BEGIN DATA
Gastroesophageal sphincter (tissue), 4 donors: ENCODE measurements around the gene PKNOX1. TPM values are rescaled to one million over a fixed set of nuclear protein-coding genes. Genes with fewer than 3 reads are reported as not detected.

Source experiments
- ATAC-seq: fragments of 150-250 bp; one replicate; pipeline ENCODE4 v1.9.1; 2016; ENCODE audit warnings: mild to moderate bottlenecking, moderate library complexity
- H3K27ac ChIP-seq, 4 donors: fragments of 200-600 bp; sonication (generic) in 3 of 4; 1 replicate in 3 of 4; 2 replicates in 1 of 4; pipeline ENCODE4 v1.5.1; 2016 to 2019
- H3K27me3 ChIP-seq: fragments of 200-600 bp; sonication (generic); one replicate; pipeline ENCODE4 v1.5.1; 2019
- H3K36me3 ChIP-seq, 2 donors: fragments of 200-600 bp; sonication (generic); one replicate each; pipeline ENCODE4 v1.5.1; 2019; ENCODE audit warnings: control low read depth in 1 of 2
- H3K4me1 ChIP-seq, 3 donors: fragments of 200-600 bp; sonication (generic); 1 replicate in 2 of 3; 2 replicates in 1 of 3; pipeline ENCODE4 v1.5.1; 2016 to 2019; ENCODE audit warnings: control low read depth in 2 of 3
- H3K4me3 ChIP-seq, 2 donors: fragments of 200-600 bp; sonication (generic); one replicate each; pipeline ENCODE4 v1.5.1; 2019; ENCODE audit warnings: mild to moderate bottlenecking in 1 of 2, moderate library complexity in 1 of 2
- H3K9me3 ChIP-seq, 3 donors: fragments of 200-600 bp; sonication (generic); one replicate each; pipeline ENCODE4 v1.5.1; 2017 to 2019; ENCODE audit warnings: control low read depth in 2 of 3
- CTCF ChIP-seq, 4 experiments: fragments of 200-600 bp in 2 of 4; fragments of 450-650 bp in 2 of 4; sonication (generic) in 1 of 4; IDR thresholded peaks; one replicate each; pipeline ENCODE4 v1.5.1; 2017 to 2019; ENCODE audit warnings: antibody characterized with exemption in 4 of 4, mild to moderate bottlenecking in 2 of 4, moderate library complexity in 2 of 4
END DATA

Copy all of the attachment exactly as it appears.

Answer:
Gastroesophageal sphincter (tissue), 4 donors: ENCODE measurements around the gene PKNOX1. TPM values are rescaled to one million over a fixed set of nuclear protein-coding genes. Genes with fewer than 3 reads are reported as not detected.

Source experiments
- ATAC-seq: fragments of 150-250 bp; one replicate; pipeline ENCODE4 v1.9.1; 2016; ENCODE audit warnings: mild to moderate bottlenecking, moderate library complexity
- H3K27ac ChIP-seq, 4 donors: fragments of 200-600 bp; sonication (generic) in 3 of 4; 1 replicate in 3 of 4; 2 replicates in 1 of 4; pipeline ENCODE4 v1.5.1; 2016 to 2019
- H3K27me3 ChIP-seq: fragments of 200-600 bp; sonication (generic); one replicate; pipeline ENCODE4 v1.5.1; 2019
- H3K36me3 ChIP-seq, 2 donors: fragments of 200-600 bp; sonication (generic); one replicate each; pipeline ENCODE4 v1.5.1; 2019; ENCODE audit warnings: control low read depth in 1 of 2
- H3K4me1 ChIP-seq, 3 donors: fragments of 200-600 bp; sonication (generic); 1 replicate in 2 of 3; 2 replicates in 1 of 3; pipeline ENCODE4 v1.5.1; 2016 to 2019; ENCODE audit warnings: control low read depth in 2 of 3
- H3K4me3 ChIP-seq, 2 donors: fragments of 200-600 bp; sonication (generic); one replicate each; pipeline ENCODE4 v1.5.1; 2019; ENCODE audit warnings: mild to moderate bottlenecking in 1 of 2, moderate library complexity in 1 of 2
- H3K9me3 ChIP-seq, 3 donors: fragments of 200-600 bp; sonication (generic); one replicate each; pipeline ENCODE4 v1.5.1; 2017 to 2019; ENCODE audit warnings: control low read depth in 2 of 3
- CTCF ChIP-seq, 4 experiments: fragments of 200-600 bp in 2 of 4; fragments of 450-650 bp in 2 of 4; sonication (generic) in 1 of 4; IDR thresholded peaks; one replicate each; pipeline ENCODE4 v1.5.1; 2017 to 2019; ENCODE audit warnings: antibody characterized with exemption in 4 of 4, mild to moderate bottlenecking in 2 of 4, moderate library complexity in 2 of 4